By the way, if you would like to know more about our service capabilities, see www.info4u.us/Service_FAQ's.pdf or call us at 800.489.2611 for more information or a demonstration.
Monday, August 15, 2011
Over the years, we have steadfastly maintained a position of supporting P25 as the preferred standard for public safety communications. We did not come to this conclusion on our own. P25 is the ONLY standard recognized by DHS, SAFECOM and most (SCIP's).
The fact is that a standard is rarely mandatory. In the case of DHS communications grants, there is a provision to take exception to the rule for "compelling reasons". This essentially allows a department to apply for analog, or one of two other digital systems (DMR or NXDN) with some assurance that the application will be approved if a proper narrative is provided.
Having said that, we still support P25, not only from the viewpoint of technical compliance but for the goal of developing a true nationwide interoperable network. For what it's worth, we do NOT support 700 MHz except in the very largest metro areas. We believe that VHF is the best overall choice, followed by UHF under certain conditions.
As a grant applicant, you should address the need for narrow banding older radios as well as adding VTAC and/or UCALL national interoperability channels. All new radios used in your department should have VTAC and/or UCALL frequencies installed. This should be identified as a cost item in your grant application.
A second major point is interoperability with other users. If you are applying as a fire department, you should be able to talk to the police and vice versa. This should not be done on your current frequencies (which would not be permissible on some systems such as the Alabama Forestry Commission fire repeaters for police use). Rather, we suggest new P25 repeaters in each county, one for fire and one for law. This project should be a part of a regional, rather than an individual grant. This will be more fully addressed in our P25 Planning Guide.
The third consideration is wide area interoperability which would give you the capability of communicating on VHF, UHF, 700, and 800 MHz. This can be part of a communications project on either departmental or regional grants. We recommend at least two of this quad band radios per department.
Fourth, we think you should include hearing protection as required both by NFPA and OSHA (not to mention litigation avoidance) as well as a fire station security system to monitor AC, fire, and intrusion detection.
A quick planning guide is available at www.info4u.us/P25_Fire_Specials.pdf. We hope you will find this information to be useful. If you need additional assistance in preparing your application, we can recommend an excellent grant writer. His fee is $250 for a single department or $1,000 for a regional application. Call us at 205.854.2611 for additional information or for assistance in preparing an application on your own.
Additional information on budgeting a narrow band and VTAC and/or UCALL upgrades on existing equipment is available a www.info4u.us/dhsapmemo.pdf. If you prefer to apply for a less expensive DMR (Hytera or MotoTRBO) system, see www.info4u.us/LARS2001.pdf or for an even less expensive analog system, see www.info4u.us/Eligible_Products.pdf. There is not much time left to apply for the 2011 AFG program. Let us know if we can help in any way!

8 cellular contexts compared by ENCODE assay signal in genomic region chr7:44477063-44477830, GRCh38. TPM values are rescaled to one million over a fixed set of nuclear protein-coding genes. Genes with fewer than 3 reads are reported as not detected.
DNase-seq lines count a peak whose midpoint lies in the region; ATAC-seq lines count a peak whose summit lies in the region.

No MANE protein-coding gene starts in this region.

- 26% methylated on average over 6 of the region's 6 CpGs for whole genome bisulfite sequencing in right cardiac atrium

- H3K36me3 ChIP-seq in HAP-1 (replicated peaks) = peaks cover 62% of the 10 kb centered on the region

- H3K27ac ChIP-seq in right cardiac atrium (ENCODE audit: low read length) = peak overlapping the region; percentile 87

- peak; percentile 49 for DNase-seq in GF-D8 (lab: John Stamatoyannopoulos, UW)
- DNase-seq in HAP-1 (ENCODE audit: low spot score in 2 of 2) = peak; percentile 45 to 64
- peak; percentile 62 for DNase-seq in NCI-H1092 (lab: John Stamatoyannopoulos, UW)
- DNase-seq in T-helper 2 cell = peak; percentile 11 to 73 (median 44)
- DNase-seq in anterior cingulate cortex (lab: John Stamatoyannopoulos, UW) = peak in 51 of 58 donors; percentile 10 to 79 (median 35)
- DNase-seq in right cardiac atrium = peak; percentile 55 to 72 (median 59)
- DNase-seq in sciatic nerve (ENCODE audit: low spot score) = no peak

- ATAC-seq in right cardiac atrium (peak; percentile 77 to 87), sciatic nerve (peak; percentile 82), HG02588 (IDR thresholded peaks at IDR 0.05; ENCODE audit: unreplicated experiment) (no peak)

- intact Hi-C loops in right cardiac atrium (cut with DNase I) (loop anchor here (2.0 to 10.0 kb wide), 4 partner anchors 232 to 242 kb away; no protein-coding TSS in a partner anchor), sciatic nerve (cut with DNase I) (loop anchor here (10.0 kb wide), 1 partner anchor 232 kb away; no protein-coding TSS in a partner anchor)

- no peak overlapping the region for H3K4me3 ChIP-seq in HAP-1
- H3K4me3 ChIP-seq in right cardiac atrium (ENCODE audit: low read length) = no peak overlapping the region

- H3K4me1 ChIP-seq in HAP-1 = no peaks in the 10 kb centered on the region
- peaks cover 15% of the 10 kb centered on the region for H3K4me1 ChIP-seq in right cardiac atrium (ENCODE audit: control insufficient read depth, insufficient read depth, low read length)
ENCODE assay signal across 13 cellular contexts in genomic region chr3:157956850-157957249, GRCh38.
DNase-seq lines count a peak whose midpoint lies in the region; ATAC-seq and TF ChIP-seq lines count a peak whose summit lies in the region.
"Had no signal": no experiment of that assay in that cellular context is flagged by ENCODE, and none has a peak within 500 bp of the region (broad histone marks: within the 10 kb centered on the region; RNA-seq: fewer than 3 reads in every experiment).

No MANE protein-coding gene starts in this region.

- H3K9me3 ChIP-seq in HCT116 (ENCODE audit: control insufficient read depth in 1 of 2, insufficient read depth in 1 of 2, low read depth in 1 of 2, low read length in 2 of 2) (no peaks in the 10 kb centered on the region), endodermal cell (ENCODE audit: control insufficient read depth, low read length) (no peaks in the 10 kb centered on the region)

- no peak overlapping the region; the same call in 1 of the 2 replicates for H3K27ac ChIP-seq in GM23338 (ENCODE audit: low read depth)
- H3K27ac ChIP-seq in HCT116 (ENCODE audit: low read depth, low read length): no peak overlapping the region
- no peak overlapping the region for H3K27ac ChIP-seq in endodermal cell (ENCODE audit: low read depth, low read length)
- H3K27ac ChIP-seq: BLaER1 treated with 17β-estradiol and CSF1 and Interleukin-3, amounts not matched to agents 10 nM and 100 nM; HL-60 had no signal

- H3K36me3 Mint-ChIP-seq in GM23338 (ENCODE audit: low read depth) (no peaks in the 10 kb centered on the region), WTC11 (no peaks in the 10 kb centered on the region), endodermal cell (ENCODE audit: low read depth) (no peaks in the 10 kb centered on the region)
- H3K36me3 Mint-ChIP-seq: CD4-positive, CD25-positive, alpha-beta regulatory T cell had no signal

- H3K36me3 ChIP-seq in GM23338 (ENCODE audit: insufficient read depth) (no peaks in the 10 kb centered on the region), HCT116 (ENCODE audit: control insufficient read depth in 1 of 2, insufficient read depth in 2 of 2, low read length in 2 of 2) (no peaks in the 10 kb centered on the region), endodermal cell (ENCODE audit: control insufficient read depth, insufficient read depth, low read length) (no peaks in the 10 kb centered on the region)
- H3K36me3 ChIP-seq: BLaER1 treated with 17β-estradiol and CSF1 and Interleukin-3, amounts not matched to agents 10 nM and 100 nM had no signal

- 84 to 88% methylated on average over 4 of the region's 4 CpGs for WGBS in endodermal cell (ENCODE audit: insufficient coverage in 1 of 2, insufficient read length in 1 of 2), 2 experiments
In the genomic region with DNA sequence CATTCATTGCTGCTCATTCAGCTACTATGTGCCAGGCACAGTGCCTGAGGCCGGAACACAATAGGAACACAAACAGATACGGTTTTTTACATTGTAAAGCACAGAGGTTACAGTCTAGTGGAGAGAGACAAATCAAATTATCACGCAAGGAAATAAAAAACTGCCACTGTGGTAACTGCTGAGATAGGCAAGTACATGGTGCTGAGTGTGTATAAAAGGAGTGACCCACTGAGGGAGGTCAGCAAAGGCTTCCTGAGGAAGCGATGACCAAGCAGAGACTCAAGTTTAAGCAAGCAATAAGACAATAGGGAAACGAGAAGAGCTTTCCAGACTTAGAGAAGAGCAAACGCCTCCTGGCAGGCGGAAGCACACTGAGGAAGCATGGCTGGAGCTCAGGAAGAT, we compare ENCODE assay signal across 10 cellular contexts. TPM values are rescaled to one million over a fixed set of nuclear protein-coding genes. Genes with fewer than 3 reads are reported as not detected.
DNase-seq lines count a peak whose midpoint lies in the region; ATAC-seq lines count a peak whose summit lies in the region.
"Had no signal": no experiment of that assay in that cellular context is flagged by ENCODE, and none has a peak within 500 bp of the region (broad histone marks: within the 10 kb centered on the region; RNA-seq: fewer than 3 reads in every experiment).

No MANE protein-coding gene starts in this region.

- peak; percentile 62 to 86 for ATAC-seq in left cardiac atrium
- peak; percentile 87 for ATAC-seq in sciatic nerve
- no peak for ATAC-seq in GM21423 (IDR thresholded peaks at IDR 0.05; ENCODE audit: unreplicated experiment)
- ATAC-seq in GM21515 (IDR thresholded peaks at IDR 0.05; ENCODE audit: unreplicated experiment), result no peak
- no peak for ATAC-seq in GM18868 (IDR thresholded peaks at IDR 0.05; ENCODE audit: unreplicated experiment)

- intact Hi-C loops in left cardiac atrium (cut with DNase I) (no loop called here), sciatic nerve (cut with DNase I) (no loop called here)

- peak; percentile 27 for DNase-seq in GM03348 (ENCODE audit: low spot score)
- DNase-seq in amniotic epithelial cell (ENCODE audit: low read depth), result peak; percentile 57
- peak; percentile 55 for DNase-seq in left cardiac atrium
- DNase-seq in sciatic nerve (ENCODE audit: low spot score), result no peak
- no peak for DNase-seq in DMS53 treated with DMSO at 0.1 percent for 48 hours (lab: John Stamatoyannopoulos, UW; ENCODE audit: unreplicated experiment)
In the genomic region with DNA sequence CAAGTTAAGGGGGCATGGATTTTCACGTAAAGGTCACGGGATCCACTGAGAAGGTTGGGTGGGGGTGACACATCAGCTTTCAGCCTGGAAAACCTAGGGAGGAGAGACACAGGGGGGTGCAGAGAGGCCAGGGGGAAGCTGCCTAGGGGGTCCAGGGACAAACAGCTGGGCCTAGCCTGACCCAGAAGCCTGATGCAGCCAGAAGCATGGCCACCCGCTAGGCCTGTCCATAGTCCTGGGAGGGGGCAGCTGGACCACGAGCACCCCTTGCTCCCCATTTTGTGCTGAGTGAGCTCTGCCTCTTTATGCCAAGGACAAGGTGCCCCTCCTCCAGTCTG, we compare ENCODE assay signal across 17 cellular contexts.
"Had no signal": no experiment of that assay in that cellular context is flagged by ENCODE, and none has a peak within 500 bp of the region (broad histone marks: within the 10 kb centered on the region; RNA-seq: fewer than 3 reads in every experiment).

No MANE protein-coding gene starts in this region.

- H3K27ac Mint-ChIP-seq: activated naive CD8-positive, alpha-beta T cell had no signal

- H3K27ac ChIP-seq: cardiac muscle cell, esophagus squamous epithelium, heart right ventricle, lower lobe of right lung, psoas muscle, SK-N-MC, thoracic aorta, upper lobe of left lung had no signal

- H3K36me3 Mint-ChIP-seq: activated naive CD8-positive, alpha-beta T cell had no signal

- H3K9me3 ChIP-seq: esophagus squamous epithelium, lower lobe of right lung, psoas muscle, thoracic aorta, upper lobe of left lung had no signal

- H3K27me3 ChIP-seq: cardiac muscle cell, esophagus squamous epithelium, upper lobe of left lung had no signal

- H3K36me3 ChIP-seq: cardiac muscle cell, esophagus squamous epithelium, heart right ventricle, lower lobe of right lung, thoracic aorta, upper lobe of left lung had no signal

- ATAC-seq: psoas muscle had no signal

Saturday, August 6, 2011
In 2007, all Alabama public safety agencies agreed to sign over their individual rights for direct Homeland Security funds to the State DHS office for the common good of all concerned. We now see the results of that decision.
The original amount (around 12 million dollars plus or minus a few) sat with the Alabama DHS drawing no interest and doing nothing toward the development of a Statewide interoperable communications system until 2011. Well, maybe that's not being totally fair. They did have some vendor meetings, allegedly spent some money on consultants and actually drew up a State Communications Interoperability Plan (SCIP), which no one, including State agencies followed.
In the fall of 2011, the money had to be spent or returned. So what did they do? Maybe put in a P25 repeater in each county linked by fiber, microwave, or the Internet? Nah! Maybe a cache of radios in each county capable of talking on VHF, UHF, 700 and 800 MHz, analog, P25, conventional and trunked so that each county would have command system capability? Nah!
So what did the DHS leaders in the State of Alabama do? They gave the money to our two southernmost counties (Baldwin and Mobile) to build a network of 700 MHz stations with no mobile or portable radios to talk to - Absolutely brilliant! The fact that the repeater stations cost an average of a half million dollars each, portables around $2,500 and mobiles around $3,500 didn't seem to be a concern even though far less expensive systems could do the job better.
And now, the beneficiaries of this grant are wanting to apply for a federal fire grant to pay for portables, mobiles, and extension of the network. Can it be that anyone wonders why our government is broke? Congratulations to the Alabama Department of Homeland Security. You are the hands down winner of the Doofus Award for August!
Much has been written about the real world effects of narrow banding. Yet, almost without exception, users are shocked at the degradation in performance that occurs when the change is made.
Mostly, the problem is with portable talk-back range. They just generally don't work well anymore! We have written much about this subject but many of our readers are still having a problem of grasping why performance suffers. Here is an example that our fireman friends will quickly understand.
Think of standard 25 kHz channel spacing (what most of us have now) as a 3" hose. Now let's cut that in half and reduce our bandwidth to 12.5 kHz (narrow band) and our hose diameter to 1.5". Question - Can you get as much water through a 1.5" hose as a 3" hose? We rest our case - physics is physics whether it's water or radios!
The good news is that have addressed this situation and we can offer affordable alternatives to allow you to make the narrow band conversion as painless as possible. If you are experiencing portable radio talk back range since switching to narrow band, give us a call at 800.480.2611 or email AtYourService@falcondirect.com for a report entitled Living With Less And Still Being Best!